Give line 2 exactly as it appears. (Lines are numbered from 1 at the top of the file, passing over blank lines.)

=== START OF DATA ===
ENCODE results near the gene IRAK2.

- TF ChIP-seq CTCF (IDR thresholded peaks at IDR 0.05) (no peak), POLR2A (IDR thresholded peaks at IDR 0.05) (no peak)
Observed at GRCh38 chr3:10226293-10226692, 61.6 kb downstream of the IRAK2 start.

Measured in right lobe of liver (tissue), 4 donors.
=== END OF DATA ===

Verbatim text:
- TF ChIP-seq CTCF (IDR thresholded peaks at IDR 0.05) (no peak), POLR2A (IDR thresholded peaks at IDR 0.05) (no peak)